Monday, August 22, 2011

Monday's Musings on Sports - When Up is Down, Down is Up

As regular readers of this blog are aware, the Monday post was usually devoted to sports with highlights and analysis of the Max Kellerman show which formerly aired on 1050 ESPN Radio. Although Max resigned from 1050 more than a year ago (he has recently resurfaced on ESPN Radio in Los Angeles), I have tried to continue the tradition of linking sports to Torah which I believe was an undercurrent of the Max Kellerman show.

Last week a story broke about the NCAAs which demonstrates the utterly absurd and arbitrary nature of the NCAA player eligibility rules. The story involved efforts by collegiate athletics to change the permitted post practice snack given to college athletes. As boosters and unscrupulous administration members in college sports have ruined sports for everyone, there are specific rules as to what can be provided to players after a practice is over. As was reported in the media, players can be given bagels but without spread or toppings. The NCAA is now considering revising the rule to allow for cream cheese or other spreads to be provided with the bagels (just don't call the shmeers). In an industry where colleges make millions of dollars on their athletic programs and the athletes only receive scholarships to attend the school without any monetary payment, it seems to me that at the very least the team could provide its players with a decent post practice snack. However, this is the very same NCAA which fined coaches for having their players over for dinner or g-d forbid taking a player out to eat to connect with the player.

On the other end of the responsibility scale for the NCAAs is the topic of whether the student athletes really need to be students. Under the current rules, players can leave for professional sports such as basketball after one year in school. If the player is really good, he knows that he will be leaving after the first year and he obviously does not concentrate on school. The NCAA post season tournaments only add to the distraction from academics since the conference tournaments and the NCAA tournament require the athlete to miss weeks, if not months of classes while the team travels the country.

The twin stories made me think about a mashal from the Ben Ish Chai which I heard on a Rabbi Mansour shiur (available for download at The mashal involved an employer who told his employee that children were coming and he was afraid that they would try to climb onto the roof. The employer asked his employee to disassemble the ladder so that the children would not be able to climb to the roof. The employee climbed on to the second rung of the ladder and then removed the first rung. He then climbed to the third rung before removing the second rung. Eventually, the employee reached the roof and was unable to get down. The employee screamed for help and the employer helped him down. When the two men reached the ground the employer told the employee - its important when you disassemble ladders that you start from the top and work your way to the bottom.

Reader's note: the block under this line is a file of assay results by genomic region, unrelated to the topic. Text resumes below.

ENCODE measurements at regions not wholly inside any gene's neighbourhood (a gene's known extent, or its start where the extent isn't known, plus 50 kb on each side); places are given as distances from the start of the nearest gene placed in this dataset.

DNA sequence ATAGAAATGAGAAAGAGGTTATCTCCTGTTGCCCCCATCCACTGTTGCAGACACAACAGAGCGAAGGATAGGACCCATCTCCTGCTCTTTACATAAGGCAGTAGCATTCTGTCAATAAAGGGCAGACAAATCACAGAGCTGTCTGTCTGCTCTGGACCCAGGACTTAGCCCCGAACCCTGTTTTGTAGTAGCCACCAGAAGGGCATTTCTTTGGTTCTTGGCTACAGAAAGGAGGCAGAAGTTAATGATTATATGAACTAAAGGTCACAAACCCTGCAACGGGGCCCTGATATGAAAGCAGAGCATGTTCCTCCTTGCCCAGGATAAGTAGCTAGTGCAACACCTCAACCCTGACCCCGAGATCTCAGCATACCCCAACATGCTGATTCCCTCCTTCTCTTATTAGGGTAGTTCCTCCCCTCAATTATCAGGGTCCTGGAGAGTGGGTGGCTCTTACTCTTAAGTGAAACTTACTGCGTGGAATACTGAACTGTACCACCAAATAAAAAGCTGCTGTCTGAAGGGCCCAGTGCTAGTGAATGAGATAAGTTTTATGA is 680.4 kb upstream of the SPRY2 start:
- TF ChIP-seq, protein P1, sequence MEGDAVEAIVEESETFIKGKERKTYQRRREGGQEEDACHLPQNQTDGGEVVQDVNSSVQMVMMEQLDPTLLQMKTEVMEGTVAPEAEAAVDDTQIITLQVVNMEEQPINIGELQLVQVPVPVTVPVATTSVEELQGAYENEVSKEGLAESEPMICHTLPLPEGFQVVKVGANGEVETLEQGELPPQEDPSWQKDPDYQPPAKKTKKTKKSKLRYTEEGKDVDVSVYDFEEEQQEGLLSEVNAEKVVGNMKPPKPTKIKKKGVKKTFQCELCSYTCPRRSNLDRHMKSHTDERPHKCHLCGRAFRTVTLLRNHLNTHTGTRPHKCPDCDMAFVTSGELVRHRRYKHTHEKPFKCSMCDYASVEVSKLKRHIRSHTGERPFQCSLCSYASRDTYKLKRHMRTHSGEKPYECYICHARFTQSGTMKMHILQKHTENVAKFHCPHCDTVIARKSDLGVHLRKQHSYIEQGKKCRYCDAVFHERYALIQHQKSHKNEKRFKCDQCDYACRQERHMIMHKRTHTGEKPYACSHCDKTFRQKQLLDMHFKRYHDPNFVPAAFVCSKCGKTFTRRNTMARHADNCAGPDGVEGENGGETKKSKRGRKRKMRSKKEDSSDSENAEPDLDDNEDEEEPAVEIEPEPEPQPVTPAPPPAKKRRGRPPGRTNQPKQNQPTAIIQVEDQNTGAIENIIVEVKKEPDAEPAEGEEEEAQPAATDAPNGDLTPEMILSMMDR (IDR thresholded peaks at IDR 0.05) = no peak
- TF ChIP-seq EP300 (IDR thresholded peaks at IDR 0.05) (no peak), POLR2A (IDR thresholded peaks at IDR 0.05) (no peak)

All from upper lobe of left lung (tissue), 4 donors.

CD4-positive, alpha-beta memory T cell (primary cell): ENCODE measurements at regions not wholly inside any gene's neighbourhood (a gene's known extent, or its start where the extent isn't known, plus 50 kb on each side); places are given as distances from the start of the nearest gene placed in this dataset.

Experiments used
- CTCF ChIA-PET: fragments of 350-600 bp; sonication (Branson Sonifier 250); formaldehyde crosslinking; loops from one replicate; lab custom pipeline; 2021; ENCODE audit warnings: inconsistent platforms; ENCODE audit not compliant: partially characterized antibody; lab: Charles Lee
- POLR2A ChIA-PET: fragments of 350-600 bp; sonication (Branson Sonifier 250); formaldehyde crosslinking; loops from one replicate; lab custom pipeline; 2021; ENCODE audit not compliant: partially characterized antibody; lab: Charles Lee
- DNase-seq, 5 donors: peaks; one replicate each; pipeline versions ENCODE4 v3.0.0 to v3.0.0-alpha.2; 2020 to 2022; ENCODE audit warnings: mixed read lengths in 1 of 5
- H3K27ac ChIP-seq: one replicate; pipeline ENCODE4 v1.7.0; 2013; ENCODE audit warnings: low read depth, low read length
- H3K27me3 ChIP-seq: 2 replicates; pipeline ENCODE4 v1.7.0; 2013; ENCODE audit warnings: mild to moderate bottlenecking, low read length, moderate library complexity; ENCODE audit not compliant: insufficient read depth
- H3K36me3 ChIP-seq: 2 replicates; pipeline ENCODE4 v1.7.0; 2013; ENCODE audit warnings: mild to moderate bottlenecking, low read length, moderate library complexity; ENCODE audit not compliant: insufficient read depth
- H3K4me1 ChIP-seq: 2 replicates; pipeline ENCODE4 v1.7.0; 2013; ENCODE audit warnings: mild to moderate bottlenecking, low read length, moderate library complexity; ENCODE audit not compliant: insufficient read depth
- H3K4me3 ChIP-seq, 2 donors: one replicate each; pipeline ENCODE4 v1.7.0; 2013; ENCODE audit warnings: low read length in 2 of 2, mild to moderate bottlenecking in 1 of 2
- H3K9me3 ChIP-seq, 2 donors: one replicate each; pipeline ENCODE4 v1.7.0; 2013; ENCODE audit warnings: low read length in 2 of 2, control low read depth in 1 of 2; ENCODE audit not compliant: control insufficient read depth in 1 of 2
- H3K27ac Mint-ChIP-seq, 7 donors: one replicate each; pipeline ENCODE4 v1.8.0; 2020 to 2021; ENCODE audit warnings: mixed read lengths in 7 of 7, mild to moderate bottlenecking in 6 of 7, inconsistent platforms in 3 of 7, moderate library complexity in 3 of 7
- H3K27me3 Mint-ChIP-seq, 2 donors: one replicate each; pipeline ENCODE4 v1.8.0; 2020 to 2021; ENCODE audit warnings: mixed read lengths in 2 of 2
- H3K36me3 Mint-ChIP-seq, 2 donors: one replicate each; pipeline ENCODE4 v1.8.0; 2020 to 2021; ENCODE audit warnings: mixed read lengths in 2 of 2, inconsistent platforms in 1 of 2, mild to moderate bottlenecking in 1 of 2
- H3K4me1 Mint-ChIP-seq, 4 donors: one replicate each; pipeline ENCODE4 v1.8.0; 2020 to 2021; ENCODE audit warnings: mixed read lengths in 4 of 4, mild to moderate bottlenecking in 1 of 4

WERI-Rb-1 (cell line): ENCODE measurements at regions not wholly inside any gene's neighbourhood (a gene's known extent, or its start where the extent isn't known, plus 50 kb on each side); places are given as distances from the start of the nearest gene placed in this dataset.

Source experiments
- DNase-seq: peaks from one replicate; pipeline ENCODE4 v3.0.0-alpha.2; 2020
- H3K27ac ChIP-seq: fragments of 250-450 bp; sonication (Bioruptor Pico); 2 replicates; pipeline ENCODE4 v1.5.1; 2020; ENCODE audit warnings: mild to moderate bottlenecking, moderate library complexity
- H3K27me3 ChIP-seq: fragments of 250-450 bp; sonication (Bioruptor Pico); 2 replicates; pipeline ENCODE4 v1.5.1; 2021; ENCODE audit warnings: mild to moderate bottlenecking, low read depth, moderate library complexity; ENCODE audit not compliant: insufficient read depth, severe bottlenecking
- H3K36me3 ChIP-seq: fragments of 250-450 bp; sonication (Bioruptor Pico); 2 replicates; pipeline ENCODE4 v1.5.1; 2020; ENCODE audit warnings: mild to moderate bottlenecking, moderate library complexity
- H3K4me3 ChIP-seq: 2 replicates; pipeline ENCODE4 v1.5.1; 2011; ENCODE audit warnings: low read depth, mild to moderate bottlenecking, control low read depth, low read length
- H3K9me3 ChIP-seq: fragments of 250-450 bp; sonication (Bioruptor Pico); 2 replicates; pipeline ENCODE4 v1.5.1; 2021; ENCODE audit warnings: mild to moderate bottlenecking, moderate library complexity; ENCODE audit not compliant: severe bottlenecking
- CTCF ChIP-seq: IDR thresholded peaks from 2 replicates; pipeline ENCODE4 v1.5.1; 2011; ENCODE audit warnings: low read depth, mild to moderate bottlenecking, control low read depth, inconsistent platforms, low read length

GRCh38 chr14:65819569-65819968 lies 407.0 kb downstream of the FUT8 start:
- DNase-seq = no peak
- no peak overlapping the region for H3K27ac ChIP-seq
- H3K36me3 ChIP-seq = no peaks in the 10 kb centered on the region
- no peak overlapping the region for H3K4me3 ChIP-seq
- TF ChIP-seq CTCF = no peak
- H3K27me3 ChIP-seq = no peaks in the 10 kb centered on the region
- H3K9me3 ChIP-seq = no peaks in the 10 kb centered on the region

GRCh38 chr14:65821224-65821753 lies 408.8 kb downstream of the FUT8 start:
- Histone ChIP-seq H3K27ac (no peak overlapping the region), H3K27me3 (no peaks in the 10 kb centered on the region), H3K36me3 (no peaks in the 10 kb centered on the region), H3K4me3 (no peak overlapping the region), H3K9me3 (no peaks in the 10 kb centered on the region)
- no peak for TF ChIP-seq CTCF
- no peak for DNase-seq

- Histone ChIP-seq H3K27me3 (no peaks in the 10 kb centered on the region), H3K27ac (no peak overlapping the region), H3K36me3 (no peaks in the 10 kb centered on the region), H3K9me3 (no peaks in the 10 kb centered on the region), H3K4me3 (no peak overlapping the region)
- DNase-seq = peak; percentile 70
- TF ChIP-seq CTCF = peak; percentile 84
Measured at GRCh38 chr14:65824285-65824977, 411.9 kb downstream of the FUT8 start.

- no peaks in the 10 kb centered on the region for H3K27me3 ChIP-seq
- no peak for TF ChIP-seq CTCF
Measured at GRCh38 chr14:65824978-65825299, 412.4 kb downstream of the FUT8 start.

Months later, the employer again was expecting children to visit his home and was worried that the children might climb down into the well. The employer asked the employee to disassemble the ladder which led to the bottom of the well. This time the employee started at the top and rung by rung, disassembled the ladder until he reached the bottom. Of course at this point he was stuck at the bottom of the well and again needed rescue. When the employer came to save him, the employee protested - but I started at the top. The employer responded - you need to be aware of where you are -sometimes you must start at the bottom and work your way up.

Unfortunately, the NCAA administration too often suffers from a lack of perspective as to what is important. Instead of focusing their attention on whether the athletes have received an "improper benefit" of cream cheese or even (heaven forbid) lox with their bagels, the NCAA administration should be trying to find ways to guarantee that the student athletes have a fighting chance to get a quality college education. After all, only a select few college athletes will make it to the professional leagues.

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